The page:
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Brenau students spend spring break swinging hammers in New Orleans
Bill Lightfoot, dean of Brenau University’s school of business and mass communication, walks with a ladder with students Shinwoo Lee and Gina Gee while helping to build a house in New Orleans during spring break. - photo by Photos for The Times

While some of their classmates were soaking up the sun in tropical locales, a dozen students from Brenau Academy and Brenau University spent their recent spring break giving someone else a new home.

The students spent a week in New Orleans helping to build a house with Habitat for Humanity and now can add experience with a hammer to their resumes.

"We went there last year through the St. Bernard Project, but we changed to Habitat for Humanity this time," said Kristina Rhoades, the director at Brenau’s radio station, WBCX-FM, who also helped organize the trip.

She said less than half of the homes in the city have been fixed, years after Hurricane Katrina hit the city. The students were able to visit the home they helped rehab last year, and even though the neighborhood had improved, there were still houses with spray-painted X’s denoting how many people or animals had been rescued.

It has been five years since Hurricane Katrina blew through the New Orleans area, bringing with it a storm surge that flooded entire sections of the city. And the Brenau students said they were happy to spend their time building it back.

"I think it’s a good trip when you get to do service learning," said Bianca Poindexter, a freshman at Brenau University. "I like doing a lot of community service, and I know how great the need was in New Orleans. I had been there previously so it was nice to go back and see how it had changed. And being able to go back and fix some of the problems was very nice."

The students slept on air mattresses in a nearby church, sharing just a few bathrooms and waking up at the crack of dawn to start their construction jobs. Because they were working for Habitat for Humanity on this trip, they worked on a house that was being built from the ground up. On the week they arrived, they were putting on siding, roofing and painting the outside of the house.

But forget about swinging the hammer — the biggest learning curve for most of the students was getting up a ladder to nail in siding and roofing.

"I wanted to do it, but going up that ladder ... that was hard," said Monique Simon, a sophomore at Brenau University. "You totally step out of your comfort zone."

Others noted that working with Habitat for Humanity was a learning experience in itself. Because houses are built on a 12-week cycle, each team moves in and out only seeing a certain part of the work that’s done. But luckily for the Brenau students, their time at the house let them take it from a plywood shell to a residence covered with shingles and painted siding.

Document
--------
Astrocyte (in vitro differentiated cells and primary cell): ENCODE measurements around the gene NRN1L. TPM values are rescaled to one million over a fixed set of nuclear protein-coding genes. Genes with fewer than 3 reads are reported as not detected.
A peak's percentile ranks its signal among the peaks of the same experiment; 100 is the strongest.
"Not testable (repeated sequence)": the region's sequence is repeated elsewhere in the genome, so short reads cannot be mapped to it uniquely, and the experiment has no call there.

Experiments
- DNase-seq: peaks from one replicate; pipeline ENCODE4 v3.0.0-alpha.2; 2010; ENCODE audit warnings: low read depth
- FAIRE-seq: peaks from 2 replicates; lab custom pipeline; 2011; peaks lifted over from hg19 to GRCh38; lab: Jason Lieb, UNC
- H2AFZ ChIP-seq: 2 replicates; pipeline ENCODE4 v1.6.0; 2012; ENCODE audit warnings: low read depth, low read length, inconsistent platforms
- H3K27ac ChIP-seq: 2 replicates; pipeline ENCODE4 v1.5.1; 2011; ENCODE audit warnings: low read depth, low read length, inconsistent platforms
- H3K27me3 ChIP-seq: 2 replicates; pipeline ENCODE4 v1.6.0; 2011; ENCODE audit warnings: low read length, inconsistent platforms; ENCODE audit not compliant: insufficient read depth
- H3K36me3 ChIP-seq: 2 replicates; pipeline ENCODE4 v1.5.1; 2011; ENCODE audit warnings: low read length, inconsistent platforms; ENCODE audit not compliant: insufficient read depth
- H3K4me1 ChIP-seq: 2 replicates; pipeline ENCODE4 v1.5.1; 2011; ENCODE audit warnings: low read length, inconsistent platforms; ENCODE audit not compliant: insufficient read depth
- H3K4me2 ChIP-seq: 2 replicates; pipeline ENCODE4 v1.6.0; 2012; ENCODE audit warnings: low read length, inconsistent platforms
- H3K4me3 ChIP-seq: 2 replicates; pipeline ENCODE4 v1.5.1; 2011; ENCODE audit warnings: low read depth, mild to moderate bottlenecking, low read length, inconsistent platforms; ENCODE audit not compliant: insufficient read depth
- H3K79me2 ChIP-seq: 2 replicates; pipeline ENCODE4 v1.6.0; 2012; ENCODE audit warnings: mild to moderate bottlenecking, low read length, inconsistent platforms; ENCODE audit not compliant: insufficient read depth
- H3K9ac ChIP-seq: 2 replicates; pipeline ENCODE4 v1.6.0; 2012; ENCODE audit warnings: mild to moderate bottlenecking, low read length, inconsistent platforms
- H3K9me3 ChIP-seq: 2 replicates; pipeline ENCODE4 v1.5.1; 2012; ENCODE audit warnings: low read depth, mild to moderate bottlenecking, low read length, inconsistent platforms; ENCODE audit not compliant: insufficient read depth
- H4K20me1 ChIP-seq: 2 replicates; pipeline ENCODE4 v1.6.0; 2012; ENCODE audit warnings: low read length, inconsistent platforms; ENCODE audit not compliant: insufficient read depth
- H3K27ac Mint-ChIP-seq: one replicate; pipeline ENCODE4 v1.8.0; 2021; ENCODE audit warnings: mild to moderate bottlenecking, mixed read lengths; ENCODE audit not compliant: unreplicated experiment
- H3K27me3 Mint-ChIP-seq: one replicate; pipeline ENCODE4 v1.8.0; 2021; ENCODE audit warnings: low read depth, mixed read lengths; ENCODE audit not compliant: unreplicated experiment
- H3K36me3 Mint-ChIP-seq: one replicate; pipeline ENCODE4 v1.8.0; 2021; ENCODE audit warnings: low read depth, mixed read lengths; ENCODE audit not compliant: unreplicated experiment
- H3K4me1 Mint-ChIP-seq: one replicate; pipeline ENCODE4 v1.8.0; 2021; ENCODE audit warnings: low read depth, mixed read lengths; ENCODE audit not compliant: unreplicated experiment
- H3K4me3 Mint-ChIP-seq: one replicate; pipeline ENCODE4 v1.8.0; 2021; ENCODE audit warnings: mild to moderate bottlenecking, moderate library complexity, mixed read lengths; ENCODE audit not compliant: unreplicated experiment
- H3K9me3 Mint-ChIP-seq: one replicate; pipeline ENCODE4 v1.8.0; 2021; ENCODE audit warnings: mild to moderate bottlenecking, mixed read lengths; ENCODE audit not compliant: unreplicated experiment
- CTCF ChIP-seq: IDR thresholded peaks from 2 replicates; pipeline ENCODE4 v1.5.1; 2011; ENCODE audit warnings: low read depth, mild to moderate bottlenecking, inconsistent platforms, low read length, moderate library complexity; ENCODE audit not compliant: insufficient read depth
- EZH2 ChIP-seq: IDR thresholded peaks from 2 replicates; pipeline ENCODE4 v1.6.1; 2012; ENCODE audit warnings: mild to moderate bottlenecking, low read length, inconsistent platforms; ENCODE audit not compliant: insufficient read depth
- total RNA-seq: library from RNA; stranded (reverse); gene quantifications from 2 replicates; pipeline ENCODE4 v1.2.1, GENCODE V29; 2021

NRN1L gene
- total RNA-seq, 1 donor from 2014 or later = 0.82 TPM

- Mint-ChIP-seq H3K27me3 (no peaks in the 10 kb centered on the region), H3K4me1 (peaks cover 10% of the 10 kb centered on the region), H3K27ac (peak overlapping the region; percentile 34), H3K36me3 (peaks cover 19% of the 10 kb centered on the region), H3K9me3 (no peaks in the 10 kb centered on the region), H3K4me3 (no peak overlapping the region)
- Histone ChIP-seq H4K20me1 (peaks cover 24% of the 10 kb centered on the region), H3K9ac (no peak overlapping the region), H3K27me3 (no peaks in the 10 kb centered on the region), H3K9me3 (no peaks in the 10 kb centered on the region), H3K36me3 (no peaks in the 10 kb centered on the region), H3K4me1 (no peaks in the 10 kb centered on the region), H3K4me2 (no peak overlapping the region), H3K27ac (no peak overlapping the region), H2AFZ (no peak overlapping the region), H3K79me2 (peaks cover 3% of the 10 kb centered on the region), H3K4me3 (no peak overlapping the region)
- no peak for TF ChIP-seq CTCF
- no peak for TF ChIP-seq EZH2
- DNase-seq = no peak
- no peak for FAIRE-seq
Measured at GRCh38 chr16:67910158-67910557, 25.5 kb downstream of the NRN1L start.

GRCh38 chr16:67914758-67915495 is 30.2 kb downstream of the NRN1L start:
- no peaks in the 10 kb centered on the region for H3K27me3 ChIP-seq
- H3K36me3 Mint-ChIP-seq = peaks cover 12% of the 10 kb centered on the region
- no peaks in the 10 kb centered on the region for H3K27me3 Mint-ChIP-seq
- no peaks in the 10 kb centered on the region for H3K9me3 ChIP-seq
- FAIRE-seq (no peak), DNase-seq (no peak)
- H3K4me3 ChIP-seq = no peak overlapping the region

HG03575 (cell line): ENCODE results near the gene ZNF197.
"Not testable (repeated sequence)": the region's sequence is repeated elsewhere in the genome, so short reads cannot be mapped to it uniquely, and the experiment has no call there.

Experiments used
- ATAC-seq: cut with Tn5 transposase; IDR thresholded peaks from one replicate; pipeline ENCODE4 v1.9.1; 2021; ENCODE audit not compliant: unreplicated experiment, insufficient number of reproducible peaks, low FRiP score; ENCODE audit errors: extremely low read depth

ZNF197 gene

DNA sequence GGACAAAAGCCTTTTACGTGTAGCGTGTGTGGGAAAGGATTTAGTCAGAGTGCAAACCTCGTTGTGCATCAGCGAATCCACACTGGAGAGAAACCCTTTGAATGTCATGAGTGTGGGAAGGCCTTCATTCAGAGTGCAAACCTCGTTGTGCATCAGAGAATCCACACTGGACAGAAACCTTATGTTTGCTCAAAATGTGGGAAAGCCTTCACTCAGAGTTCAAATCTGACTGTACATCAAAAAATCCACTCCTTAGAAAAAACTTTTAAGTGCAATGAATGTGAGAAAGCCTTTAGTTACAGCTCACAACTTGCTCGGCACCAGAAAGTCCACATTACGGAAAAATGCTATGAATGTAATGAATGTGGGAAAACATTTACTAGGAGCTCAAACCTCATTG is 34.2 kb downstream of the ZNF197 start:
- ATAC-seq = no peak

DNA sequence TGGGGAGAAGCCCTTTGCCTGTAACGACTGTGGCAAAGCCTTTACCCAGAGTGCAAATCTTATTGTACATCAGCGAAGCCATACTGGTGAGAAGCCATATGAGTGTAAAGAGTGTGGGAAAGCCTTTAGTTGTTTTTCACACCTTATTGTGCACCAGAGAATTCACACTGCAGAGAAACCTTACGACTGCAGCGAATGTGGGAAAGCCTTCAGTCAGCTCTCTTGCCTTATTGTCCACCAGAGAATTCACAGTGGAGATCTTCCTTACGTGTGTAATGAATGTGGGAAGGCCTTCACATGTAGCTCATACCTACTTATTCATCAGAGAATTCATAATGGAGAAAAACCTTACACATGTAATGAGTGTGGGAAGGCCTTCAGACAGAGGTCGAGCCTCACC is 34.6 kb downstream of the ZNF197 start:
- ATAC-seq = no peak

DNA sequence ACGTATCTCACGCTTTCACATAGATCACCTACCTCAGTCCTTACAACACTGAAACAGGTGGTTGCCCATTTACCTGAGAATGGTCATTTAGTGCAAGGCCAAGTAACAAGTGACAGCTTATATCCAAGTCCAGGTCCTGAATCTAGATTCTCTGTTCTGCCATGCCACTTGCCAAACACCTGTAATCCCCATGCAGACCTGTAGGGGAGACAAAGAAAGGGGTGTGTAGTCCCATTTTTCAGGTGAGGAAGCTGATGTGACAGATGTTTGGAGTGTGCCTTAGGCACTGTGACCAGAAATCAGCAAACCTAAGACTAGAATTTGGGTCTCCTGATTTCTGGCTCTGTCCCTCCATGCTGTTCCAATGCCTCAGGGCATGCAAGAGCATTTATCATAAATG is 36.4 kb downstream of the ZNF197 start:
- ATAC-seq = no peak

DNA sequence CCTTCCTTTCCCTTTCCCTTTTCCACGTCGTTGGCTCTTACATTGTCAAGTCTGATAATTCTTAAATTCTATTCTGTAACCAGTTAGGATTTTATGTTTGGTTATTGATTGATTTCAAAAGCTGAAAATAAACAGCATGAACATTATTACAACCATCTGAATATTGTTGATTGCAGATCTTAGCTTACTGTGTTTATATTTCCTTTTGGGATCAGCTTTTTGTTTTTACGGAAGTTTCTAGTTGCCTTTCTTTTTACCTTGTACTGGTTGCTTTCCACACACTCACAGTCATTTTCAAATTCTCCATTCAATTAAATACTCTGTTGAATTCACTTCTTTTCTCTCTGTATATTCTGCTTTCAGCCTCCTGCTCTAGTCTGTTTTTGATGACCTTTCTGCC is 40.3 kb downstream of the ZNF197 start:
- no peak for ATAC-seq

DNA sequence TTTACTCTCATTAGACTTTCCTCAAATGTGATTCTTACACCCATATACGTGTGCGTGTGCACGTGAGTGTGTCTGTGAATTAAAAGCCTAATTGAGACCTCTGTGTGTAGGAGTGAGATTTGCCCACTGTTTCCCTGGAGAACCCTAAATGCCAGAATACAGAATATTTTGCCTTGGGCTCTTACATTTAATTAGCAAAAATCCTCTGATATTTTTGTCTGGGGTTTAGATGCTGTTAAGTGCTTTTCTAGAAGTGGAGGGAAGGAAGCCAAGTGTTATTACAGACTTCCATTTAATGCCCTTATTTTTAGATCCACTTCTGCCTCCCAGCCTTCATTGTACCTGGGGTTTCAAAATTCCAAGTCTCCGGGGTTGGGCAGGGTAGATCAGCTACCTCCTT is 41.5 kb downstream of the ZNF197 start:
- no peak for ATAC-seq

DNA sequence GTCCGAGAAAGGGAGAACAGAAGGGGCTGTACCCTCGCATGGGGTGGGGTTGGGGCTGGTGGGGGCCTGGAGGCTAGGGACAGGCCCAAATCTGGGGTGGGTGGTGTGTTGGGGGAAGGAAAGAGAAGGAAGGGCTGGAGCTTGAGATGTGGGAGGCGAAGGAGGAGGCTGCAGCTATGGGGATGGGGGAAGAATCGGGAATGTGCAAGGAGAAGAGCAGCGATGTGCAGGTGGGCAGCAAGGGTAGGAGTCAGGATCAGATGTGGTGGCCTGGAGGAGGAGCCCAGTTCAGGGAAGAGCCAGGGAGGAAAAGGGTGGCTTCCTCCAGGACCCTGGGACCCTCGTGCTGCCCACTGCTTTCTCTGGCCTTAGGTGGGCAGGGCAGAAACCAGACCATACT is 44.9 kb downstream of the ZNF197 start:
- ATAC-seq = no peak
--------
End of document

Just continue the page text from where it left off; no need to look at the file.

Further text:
"It’s really neat seeing the organization of this organization, Habitat," said Amber Rickman, a junior at Brenau Academy. "To them it’s like a 9-to-5 job and it happens to be building houses with nonprofessional people. (They’re saying) no no, this is what you have to do."

All 12 of the Brenau students agreed their time spent during spring break to help others was well worth the mere $500 they spent. They were able to see New Orleans in the evenings and still felt like they went on vacation — they just did some hard work during the day, rather than lying on the beach.

It also gave them a new perspective on their lives back in Gainesville, said Julissa White, a junior at Brenau University.

"The best part, though, was getting a new pair of eyes," she said. "Because you go to New Orleans and you build these houses with a bunch of strangers, you’re communally living, you’re communally eating, you’re communally everything."

But then you return home, she said, and suddenly something like the shower head on your shower being broken isn’t such a big deal, because after you’ve shared a space with 12 other women, you’re happy just to have your own shower.

"That was the most rewarding part after the fact — getting a new idea of how to look at things," White said. "My world seemed less hectic."

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